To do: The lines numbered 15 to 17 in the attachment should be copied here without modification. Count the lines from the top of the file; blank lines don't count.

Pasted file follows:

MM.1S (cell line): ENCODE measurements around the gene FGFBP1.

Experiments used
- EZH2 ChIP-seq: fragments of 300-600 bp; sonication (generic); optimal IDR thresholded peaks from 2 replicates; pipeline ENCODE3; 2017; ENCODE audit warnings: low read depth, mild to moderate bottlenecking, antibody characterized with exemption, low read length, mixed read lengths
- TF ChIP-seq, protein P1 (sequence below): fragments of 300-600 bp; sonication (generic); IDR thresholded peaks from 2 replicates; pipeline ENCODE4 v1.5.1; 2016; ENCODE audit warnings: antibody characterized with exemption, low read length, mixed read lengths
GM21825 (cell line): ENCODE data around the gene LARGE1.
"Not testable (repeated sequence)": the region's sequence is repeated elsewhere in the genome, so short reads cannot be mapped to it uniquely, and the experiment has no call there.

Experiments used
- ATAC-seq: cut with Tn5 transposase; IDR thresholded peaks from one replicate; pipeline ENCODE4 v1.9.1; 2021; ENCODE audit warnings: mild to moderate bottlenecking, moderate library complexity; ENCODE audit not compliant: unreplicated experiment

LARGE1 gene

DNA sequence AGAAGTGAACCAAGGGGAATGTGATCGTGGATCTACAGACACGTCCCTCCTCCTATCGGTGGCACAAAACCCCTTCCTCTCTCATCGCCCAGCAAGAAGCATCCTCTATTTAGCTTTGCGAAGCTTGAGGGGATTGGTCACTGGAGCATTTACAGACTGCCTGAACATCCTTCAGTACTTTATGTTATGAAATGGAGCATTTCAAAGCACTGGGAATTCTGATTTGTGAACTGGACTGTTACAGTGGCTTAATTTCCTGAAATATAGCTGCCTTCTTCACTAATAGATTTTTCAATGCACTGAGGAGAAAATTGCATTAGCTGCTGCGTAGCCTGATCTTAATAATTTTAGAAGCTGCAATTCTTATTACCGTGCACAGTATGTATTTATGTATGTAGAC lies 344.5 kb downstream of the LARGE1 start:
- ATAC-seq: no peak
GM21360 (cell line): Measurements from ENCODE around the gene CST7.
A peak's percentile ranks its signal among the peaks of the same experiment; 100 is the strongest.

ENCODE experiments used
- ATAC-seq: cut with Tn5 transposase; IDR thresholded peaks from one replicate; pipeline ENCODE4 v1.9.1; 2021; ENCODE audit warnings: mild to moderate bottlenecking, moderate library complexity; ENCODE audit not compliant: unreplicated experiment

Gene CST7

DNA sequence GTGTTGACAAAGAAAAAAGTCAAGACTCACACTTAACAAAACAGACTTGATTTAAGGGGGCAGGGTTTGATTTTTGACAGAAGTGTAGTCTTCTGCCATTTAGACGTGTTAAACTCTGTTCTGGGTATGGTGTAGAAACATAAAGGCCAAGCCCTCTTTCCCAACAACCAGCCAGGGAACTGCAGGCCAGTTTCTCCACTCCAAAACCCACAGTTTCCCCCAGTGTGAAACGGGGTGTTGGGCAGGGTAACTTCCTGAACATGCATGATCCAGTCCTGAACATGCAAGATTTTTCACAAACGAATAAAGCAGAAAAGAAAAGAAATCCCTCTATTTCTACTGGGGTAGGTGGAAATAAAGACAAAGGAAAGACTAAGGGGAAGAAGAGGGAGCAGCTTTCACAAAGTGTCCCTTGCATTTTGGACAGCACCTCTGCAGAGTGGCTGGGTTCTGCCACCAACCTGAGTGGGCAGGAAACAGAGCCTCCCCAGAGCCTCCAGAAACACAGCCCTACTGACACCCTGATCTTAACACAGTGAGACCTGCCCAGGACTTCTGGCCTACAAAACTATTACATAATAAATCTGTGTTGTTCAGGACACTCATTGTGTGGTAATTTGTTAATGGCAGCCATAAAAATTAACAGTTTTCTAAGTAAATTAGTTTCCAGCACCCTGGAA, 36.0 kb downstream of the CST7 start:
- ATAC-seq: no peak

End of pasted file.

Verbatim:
- ATAC-seq: cut with Tn5 transposase; IDR thresholded peaks from one replicate; pipeline ENCODE4 v1.9.1; 2021; ENCODE audit warnings: mild to moderate bottlenecking, moderate library complexity; ENCODE audit not compliant: unreplicated experiment

Gene CST7

DNA sequence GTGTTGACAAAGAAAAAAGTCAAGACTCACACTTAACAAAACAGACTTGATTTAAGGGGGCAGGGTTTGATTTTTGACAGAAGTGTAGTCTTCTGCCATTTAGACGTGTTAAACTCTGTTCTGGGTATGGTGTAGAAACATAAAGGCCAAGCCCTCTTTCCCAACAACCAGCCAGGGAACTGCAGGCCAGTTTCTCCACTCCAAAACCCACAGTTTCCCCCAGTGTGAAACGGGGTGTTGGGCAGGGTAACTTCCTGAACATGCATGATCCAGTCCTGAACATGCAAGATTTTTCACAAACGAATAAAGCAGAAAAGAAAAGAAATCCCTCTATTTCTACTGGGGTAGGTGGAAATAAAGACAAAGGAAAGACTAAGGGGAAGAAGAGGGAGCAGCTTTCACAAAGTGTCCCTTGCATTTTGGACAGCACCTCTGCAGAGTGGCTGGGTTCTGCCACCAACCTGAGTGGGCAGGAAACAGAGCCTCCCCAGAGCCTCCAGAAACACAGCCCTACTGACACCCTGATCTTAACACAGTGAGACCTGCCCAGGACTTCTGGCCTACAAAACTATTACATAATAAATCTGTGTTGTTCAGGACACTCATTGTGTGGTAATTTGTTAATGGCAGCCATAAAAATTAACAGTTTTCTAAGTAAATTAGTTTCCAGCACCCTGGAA, 36.0 kb downstream of the CST7 start: